At some point last year or the year before I read several short stories by Richard Ford – Rock Springs, Communist and Under the Radar, and knew immediately I would like to read more of his work. I recently mooched his fourth novel, Wildfire, and within a few pages had this strange feeling I had read it before. I hadn’t in fact but the voice and the situation in Wildfire is nearly identical to the story Communist. I actually love it when something like this happens because it lets me see how Ford was playing with an idea, a situation, a certain voice and a type of character. Communist was published in his collection titled Rock Springs in 1987; Wildfire was published as a novel in 1990.
The bulk of the story of Wildfire occurs over a few short days in the fall of 1960 and is told by sixteen-year-old Joe. Joe, the only child of golf-pro Jerry and homemaker Jeanette, gives us a first person account of essentially three days. The three days which culminate in a two-year separation between his parents.
The novel begins like this:
In the fall of 1960, when I was sixteen and my father was for a time not working, my mother met a man named Warren Miller and fell in love with him.
It wasn’t until we meet Mr. Miller thirty pages later that I thought about the technique of opening the novel with this line and how it functioned against the novel as a whole. It’s a big statement. In fact, it’s a complete summary of what the next 163 pages are going to be about. The advantage of opening with a line like this is that I know when I first see Warren Miller on the page that he is someone I need to pay attention to, someone who will affect the story in a significant way. The risk is that it prohibits tension from building on its own.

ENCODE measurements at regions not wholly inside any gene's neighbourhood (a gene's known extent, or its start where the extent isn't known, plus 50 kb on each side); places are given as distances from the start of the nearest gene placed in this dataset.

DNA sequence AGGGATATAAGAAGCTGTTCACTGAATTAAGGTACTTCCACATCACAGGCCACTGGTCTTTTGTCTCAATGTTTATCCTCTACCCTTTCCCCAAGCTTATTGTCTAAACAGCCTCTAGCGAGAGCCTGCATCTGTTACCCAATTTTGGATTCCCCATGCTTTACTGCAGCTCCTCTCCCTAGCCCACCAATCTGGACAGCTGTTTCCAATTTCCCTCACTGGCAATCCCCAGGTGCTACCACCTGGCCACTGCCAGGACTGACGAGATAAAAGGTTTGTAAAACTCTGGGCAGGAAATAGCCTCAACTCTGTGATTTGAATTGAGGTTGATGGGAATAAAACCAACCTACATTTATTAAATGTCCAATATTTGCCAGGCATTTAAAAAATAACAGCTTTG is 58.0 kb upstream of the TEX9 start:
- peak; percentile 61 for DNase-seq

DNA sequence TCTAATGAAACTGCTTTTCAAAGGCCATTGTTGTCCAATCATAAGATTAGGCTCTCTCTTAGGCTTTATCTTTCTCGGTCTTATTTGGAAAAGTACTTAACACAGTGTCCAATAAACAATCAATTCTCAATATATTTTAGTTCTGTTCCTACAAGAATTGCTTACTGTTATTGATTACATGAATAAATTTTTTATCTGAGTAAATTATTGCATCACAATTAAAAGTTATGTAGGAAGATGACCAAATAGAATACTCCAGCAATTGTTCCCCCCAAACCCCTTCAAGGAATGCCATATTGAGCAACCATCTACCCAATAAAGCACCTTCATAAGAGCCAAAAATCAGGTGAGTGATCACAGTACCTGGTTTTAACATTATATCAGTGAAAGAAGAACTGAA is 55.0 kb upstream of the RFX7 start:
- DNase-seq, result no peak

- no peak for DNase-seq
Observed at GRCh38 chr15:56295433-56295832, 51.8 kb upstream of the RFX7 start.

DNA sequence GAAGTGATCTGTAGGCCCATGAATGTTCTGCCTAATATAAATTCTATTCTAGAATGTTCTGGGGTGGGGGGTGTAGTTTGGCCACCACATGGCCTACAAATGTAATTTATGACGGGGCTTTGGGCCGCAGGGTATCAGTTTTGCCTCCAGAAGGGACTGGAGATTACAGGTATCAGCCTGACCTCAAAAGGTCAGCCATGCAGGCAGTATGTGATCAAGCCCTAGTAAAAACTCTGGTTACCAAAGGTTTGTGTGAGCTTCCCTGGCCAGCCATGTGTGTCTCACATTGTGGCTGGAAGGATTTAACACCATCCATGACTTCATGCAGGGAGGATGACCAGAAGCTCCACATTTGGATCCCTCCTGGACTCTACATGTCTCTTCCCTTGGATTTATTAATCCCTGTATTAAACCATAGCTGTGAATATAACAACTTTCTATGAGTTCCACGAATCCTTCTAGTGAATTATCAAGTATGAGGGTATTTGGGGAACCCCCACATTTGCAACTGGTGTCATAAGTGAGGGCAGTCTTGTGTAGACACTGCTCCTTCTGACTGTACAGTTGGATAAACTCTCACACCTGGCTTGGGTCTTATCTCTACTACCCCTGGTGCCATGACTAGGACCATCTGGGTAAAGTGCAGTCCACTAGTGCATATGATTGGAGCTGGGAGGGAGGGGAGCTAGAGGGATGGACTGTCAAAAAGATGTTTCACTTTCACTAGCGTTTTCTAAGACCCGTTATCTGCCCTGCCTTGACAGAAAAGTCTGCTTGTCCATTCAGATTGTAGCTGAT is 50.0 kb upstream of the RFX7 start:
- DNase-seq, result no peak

Do I think Ford pulls it off? Yes, but that’s maybe not the real question. What I find more interesting is that Ford creates a certain mood around Warren Miller when we do meet him for the first time that this first hint about him is entirely unnecessary. Without it, I would still have “met” him and thought – pay attention, something interesting is going on here. The line works only as an introduction to the overall story and the information it gives is less important than the first person voice it establishes. Which is, I think, more to the point.
First person narration of this kind is a delicate and often difficult technique. The narrator, from some distant point in the future, is going over the events of a significant moment in his life. In some instances, a life-changing moment. But presumably the narrator is now beyond that moment, so how does he go about recreating the intensity of that instance for the reader? There is a certain amount of hindsight and analysis involved in the narrator’s recreation (elements which help represent the story on multiple levels and add deeper meaning), but at the same time, the narrator needs to reproduce the events in a way that will captivate the reader. The trick is to find a balance between self-awareness and disconnect so as to avoid melodrama and using a heavy-hand with revelation.